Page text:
Fruits of labor – Hawaii News –


Statutes on overhanging trees are unclear, but experts say the fruit belongs to the tree’s owner, not his neighbors

By June Watanabe

QUESTION: A neighbor’s fruit tree canopy extends significantly into our yard and creates an abundance of work and green waste for us to handle. Often more of the canopy is overhanging our yard (and other neighbors’) than the trunk owner’s yard. For more than 20 years, the tree owner concurred that the neighbors owned the fruit over their yards. But the owner recently sold, and the new owner seems to feel differently. Any "right of way" or "common law" created by long-term previous activity? Who is entitled to the fruit that grows over onto our yard? Considering we have to do the cleanup, it would seem that we should be entitled to some, if not all, of the fruit.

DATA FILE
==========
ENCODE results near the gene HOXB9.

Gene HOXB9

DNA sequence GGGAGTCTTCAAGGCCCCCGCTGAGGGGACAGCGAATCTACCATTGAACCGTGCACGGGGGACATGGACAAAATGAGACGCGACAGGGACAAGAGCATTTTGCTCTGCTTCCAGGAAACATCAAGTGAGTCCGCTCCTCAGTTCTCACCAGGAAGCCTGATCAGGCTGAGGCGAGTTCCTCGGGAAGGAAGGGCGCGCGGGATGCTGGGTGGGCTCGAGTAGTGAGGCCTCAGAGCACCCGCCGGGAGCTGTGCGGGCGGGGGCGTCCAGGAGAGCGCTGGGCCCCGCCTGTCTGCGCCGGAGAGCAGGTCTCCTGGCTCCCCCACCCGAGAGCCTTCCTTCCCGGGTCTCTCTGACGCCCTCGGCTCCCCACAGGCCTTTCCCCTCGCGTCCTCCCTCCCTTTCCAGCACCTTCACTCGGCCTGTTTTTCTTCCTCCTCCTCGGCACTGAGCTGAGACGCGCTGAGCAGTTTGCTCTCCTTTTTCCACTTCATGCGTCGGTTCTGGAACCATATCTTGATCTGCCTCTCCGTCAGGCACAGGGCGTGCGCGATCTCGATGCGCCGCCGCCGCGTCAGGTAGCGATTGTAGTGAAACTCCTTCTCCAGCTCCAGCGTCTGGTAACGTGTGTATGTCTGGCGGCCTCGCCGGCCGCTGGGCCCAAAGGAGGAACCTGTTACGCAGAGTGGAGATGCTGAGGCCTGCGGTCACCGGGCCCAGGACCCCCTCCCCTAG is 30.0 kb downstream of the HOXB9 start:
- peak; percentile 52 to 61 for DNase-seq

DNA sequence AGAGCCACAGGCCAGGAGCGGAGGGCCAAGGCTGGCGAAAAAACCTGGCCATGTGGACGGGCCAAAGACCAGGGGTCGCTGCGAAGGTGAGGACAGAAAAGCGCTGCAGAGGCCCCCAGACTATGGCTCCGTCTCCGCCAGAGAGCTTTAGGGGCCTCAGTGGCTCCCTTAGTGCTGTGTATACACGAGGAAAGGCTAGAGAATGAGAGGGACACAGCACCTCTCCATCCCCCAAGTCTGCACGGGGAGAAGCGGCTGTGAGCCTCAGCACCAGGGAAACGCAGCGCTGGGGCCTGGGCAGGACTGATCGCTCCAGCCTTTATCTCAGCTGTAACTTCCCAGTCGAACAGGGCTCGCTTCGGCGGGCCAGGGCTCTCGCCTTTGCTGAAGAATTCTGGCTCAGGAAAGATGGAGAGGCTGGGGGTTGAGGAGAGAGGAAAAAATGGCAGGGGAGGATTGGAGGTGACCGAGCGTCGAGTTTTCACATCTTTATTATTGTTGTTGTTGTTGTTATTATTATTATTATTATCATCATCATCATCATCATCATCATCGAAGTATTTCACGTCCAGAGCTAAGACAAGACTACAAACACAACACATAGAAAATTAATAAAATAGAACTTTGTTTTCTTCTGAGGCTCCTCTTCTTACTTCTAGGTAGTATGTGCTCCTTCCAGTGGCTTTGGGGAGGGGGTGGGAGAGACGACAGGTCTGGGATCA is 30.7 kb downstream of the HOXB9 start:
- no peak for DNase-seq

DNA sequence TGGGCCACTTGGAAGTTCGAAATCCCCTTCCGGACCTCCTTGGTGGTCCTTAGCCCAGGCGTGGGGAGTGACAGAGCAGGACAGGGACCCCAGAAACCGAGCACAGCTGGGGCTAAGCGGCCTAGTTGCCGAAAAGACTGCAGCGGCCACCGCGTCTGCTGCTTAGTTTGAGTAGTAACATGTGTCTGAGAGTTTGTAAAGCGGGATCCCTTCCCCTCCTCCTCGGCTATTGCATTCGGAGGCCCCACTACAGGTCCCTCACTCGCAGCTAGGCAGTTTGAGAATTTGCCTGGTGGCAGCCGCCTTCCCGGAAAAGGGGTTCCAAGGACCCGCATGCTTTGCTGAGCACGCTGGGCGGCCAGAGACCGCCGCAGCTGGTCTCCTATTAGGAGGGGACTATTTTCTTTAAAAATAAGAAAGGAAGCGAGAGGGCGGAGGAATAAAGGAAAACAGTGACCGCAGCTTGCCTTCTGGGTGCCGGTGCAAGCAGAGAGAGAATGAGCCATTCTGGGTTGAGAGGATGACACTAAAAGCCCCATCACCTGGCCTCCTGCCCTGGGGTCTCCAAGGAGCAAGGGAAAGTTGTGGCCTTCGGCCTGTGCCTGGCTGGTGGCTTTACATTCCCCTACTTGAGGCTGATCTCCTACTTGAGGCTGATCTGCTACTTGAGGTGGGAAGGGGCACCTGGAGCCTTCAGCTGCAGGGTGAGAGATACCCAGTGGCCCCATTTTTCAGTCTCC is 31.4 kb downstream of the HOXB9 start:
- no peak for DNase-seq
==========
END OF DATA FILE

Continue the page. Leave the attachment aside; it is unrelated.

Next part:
ANSWER: While the prevailing law in Hawaii, and elsewhere, is that if a neighbor’s tree overhangs into your yard, you have the right to trim the tree up to the property line, there is nothing specifically addressing ownership of any overhanging fruit.

At least nothing that we could uncover.

However, according to a national authority on neighbor law, the fruit belongs to the owner of the tree, no matter how much the tree overhangs onto your property.

But in Hawaii, where neighbors tend to share any bounty of fruit, the question really hasn’t been an issue. It actually hasn’t been a matter of law in other states, as well.

While many disputes involving a neighbor’s tree have been mediated, "we’ve never had one where one has accused the other of stealing their fruit," said Tracy Wiltgen, executive director of the Mediation Center of the Pacific. The organization formerly was called the Neighborhood Justice Center.

She said she did not know of any law that dealt with that subject.